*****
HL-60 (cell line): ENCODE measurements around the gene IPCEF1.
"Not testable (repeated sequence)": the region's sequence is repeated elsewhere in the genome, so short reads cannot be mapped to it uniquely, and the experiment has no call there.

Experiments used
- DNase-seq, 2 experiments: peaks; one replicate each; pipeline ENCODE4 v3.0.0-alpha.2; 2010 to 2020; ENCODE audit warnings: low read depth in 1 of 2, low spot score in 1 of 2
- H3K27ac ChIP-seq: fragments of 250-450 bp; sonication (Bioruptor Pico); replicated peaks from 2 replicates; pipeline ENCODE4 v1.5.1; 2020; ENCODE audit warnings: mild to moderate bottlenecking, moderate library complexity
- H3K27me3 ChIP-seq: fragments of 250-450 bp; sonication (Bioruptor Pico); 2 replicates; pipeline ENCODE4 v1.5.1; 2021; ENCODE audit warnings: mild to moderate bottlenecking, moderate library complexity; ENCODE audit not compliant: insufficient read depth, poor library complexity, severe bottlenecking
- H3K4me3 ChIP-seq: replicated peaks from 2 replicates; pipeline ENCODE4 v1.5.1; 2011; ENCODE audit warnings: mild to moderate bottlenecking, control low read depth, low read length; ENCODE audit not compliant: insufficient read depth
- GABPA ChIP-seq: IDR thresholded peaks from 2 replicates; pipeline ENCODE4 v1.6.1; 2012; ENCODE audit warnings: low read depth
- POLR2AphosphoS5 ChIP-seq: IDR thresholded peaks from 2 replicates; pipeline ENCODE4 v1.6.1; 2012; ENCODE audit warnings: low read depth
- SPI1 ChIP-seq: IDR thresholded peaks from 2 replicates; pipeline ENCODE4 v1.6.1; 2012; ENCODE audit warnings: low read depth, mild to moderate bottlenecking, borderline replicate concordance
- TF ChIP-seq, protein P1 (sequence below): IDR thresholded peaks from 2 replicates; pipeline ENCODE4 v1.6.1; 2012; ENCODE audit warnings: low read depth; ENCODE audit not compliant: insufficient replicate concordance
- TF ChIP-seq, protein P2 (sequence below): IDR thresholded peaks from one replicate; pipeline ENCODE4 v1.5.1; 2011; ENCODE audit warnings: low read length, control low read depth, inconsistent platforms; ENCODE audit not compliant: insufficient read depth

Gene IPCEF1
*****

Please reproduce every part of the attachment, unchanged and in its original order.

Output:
HL-60 (cell line): ENCODE measurements around the gene IPCEF1.
"Not testable (repeated sequence)": the region's sequence is repeated elsewhere in the genome, so short reads cannot be mapped to it uniquely, and the experiment has no call there.

Experiments used
- DNase-seq, 2 experiments: peaks; one replicate each; pipeline ENCODE4 v3.0.0-alpha.2; 2010 to 2020; ENCODE audit warnings: low read depth in 1 of 2, low spot score in 1 of 2
- H3K27ac ChIP-seq: fragments of 250-450 bp; sonication (Bioruptor Pico); replicated peaks from 2 replicates; pipeline ENCODE4 v1.5.1; 2020; ENCODE audit warnings: mild to moderate bottlenecking, moderate library complexity
- H3K27me3 ChIP-seq: fragments of 250-450 bp; sonication (Bioruptor Pico); 2 replicates; pipeline ENCODE4 v1.5.1; 2021; ENCODE audit warnings: mild to moderate bottlenecking, moderate library complexity; ENCODE audit not compliant: insufficient read depth, poor library complexity, severe bottlenecking
- H3K4me3 ChIP-seq: replicated peaks from 2 replicates; pipeline ENCODE4 v1.5.1; 2011; ENCODE audit warnings: mild to moderate bottlenecking, control low read depth, low read length; ENCODE audit not compliant: insufficient read depth
- GABPA ChIP-seq: IDR thresholded peaks from 2 replicates; pipeline ENCODE4 v1.6.1; 2012; ENCODE audit warnings: low read depth
- POLR2AphosphoS5 ChIP-seq: IDR thresholded peaks from 2 replicates; pipeline ENCODE4 v1.6.1; 2012; ENCODE audit warnings: low read depth
- SPI1 ChIP-seq: IDR thresholded peaks from 2 replicates; pipeline ENCODE4 v1.6.1; 2012; ENCODE audit warnings: low read depth, mild to moderate bottlenecking, borderline replicate concordance
- TF ChIP-seq, protein P1 (sequence below): IDR thresholded peaks from 2 replicates; pipeline ENCODE4 v1.6.1; 2012; ENCODE audit warnings: low read depth; ENCODE audit not compliant: insufficient replicate concordance
- TF ChIP-seq, protein P2 (sequence below): IDR thresholded peaks from one replicate; pipeline ENCODE4 v1.5.1; 2011; ENCODE audit warnings: low read length, control low read depth, inconsistent platforms; ENCODE audit not compliant: insufficient read depth

Gene IPCEF1